THE NEW CONSTRUCTION ACT – What you need to know

When does it come into force?

The new Act will come into force on the 1 October 2011 (1 November 2011 in Scotland). Changes to The Housing Grants Construction & Regeneration Act 1996 (The Construction Act) will be made by way of part 8 of The Local Demoncracy, Economic Development and Construction Act 2009.

The new Act will not affect contracts entered into prior to the 1October2011 but all contracts entered into after this date will be governed by the 2009 Act. This will cause some practical difficulties because for many main contractors they will have subcontracts where the payment regimes and procedures will be under different sets of rules.

We will be issuing guidance on the changes to the JCT and NEC suites of contracts in the coming weeks and will be reviewing these changes in our 10th Annual Seminar which will be held at Pride Park, Derby on the 10 November 2011. In this article we review some of the key changes introduced by this new Act.

Contracts need not be in writing

One of the frustrations of the HGCR Act is that it only applies to contracts that are wholly in writing. In the construction industry often some aspects of the contract are agreed at a meeting or in a telephone conversation and are not recorded in writing (perhaps a start date agreed at the last minute for example). This may mean that the contract is not caught by the present Act and very often a lot of time and money is wasted arguing about whether or not a contract is wholly in writing.

The abolition of the requirement for the contract to be in writing will still mean that there will be arguments about whether there is a contract at all but more contracts will be caught by the new Act. There will also be more arguments about the terms of construction contracts.

Costs of Adjudication

It was intended that the new construction Act should abolish what became referred to as Tolent clauses. Such clauses meant that parties could agree that, for example, a party referring a dispute to Adjudication should be responsible for all the costs of the Adjudication including both parties’ costs and Adjudicator’s fees. The practical effect of such clauses was that for many disputes there was no point in pursuing an Adjudication because the costs may well be more than the amount that might be recovered in the Adjudication.

While the intention of Parliament is clear (it intended to abolish such clauses) unfortunately the wording of the Act is less clear and there are differing views as to whether this intention has, in fact, been achieved.

Abolition of Pay when Certified clauses

Under the new Act pay when certified clauses will no longer be an adequate mechanism for establishing what and when payments become due. Practically this usually occurs when the mechanism for payment is dependent upon an event under another contract or for example the decision by an Architect or Engineer under a main contract which affects payment between the main contractor and subcontractor. Such mechanisms will now be outlawed. This will mean that the current requirements for the release of retentions to subcontractors where there is reliance on a certificate under the main contract will have to be redrafted.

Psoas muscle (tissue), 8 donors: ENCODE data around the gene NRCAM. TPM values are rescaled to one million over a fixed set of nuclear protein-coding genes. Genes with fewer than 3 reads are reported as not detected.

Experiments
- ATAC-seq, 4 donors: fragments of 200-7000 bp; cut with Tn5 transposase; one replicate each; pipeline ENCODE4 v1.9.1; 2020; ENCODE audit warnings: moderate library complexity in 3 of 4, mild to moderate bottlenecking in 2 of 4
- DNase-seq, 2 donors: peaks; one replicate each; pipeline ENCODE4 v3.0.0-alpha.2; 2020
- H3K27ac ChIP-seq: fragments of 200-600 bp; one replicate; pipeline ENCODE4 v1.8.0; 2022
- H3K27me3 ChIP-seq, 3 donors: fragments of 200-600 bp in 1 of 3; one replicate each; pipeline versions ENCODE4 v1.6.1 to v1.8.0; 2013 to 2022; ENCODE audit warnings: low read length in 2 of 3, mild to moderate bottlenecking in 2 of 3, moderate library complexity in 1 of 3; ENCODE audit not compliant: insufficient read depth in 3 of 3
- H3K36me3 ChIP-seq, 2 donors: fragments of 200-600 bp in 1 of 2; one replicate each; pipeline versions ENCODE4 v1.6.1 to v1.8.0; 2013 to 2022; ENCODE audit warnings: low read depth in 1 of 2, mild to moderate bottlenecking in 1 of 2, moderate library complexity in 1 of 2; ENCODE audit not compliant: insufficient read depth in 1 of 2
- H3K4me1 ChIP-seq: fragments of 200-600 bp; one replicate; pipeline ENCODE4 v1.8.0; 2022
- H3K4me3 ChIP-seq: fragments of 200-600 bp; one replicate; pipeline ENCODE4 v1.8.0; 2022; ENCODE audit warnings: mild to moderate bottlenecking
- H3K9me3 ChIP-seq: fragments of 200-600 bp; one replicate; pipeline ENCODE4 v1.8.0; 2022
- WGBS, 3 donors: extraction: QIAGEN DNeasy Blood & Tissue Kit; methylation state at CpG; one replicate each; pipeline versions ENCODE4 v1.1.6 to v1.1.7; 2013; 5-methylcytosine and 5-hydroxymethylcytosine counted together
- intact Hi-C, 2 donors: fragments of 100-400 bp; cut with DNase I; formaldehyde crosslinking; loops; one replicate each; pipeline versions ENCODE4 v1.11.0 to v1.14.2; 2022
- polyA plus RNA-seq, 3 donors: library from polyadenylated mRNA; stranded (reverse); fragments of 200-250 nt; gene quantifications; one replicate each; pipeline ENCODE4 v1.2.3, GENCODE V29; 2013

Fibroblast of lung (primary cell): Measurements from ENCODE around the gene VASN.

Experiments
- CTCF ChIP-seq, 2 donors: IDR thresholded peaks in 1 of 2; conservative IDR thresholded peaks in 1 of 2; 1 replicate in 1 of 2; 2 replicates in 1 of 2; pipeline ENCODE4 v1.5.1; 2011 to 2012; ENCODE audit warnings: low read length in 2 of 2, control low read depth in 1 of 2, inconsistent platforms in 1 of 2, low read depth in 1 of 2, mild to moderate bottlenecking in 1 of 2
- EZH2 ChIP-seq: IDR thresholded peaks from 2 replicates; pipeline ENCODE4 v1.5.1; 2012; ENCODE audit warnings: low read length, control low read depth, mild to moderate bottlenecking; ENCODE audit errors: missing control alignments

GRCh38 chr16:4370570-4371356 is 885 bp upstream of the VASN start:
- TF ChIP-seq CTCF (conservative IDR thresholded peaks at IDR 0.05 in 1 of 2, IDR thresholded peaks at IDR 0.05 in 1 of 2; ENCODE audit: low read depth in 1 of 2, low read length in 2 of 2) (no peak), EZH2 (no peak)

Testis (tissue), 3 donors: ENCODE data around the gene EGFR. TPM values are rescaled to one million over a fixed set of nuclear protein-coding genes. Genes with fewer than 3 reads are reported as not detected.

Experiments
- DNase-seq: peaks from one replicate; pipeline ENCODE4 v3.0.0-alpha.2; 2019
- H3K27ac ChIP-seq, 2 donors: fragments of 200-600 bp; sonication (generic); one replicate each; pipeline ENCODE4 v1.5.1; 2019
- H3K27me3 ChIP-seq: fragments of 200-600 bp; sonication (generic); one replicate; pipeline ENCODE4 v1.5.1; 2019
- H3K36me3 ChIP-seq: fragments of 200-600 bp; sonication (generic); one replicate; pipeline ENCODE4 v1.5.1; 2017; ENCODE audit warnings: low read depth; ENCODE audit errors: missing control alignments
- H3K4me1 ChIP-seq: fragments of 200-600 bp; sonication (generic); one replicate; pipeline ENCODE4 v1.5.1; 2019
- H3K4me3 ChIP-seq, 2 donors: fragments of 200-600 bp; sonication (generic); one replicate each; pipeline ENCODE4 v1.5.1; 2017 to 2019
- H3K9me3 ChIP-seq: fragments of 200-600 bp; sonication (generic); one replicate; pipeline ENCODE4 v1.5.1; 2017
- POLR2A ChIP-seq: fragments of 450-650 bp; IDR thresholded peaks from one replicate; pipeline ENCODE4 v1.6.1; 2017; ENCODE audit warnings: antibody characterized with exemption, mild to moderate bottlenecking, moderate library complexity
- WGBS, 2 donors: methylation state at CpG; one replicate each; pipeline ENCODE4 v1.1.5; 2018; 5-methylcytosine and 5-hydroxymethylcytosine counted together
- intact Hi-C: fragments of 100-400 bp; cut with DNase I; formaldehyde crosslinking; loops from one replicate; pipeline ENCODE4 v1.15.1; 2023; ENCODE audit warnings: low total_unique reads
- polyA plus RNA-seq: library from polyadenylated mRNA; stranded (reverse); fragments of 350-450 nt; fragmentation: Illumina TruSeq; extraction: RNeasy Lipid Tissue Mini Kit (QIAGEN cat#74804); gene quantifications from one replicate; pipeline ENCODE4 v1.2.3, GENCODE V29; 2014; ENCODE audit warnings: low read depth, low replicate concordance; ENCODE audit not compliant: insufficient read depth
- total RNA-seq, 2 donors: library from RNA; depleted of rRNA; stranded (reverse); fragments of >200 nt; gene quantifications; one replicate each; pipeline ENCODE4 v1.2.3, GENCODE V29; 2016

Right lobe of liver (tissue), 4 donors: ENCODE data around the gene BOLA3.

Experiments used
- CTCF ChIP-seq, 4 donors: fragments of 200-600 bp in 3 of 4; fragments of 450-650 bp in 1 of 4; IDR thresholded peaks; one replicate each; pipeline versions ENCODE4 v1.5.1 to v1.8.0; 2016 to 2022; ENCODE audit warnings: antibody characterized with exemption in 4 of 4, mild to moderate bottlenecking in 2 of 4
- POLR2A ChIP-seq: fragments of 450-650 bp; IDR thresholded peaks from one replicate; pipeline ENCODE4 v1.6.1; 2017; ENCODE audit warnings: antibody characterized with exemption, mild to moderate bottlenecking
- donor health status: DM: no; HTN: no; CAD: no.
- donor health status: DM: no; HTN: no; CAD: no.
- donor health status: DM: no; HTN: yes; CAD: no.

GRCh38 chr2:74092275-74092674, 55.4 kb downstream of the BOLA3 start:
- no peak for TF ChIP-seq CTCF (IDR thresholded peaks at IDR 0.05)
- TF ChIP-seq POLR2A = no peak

The current position whereby ‘paid when paid’ clauses are outlawed will continue.

Payment Notices and Withholding Notices

In our view the most important change brought about by the new construction Act will prove to be the new regime for payment.

The current provisions for payer notices (Section 110 Notices) have been ignored to a great extent because there is no sanction if the paying party refuses or fails to issue such a notice. This mechanism has, therefore, been substantially revised together with the mechanism for withholding notices (commonly referred to as Section 111 Notices).

A contract will have to provide for the giving of payment notices by the payer or the payee and this notice must set out the sum due and how it has been calculated. If under the terms of the contract it is for the payer to issue a payment notice and he fails to do so then the payee can then issue a payment notice. The payer can now issue a pay less notice which in effect replaces the withholding notices (Section 111) now used. If the payer has not issued a payment notice or a pay less notice, then the amount to be paid will be the sum notified by the payee.

There will no doubt be some confusion when the new regime is initially implemented and there will be arguments about what qualifies as payer, payee and pay less notices. The intention is that the requirement to pay a notified sum will result in more certainty and assist with cash flow. In our view it is not at all clear that the new Act will have this effect but what is certain is that the new regime will cause some confusion and some paying parties will be caught out by the new provisions.


The right to suspend has been retained and the suspending party will now be able to suspend all or part of its obligations. The party suspending will also be entitled to an extension of time and its costs arising out of the suspension. Some of the published contracts already include this provision but this did not follow as a matter of course from the HGCR Act.

The Local Democracy, Economic Development and Construction Act 2009

Often new Acts are given a name by the industry. The best we have come up with for the new Act is LoaDED. Let us know if you can think of anything that might be more appropriate.

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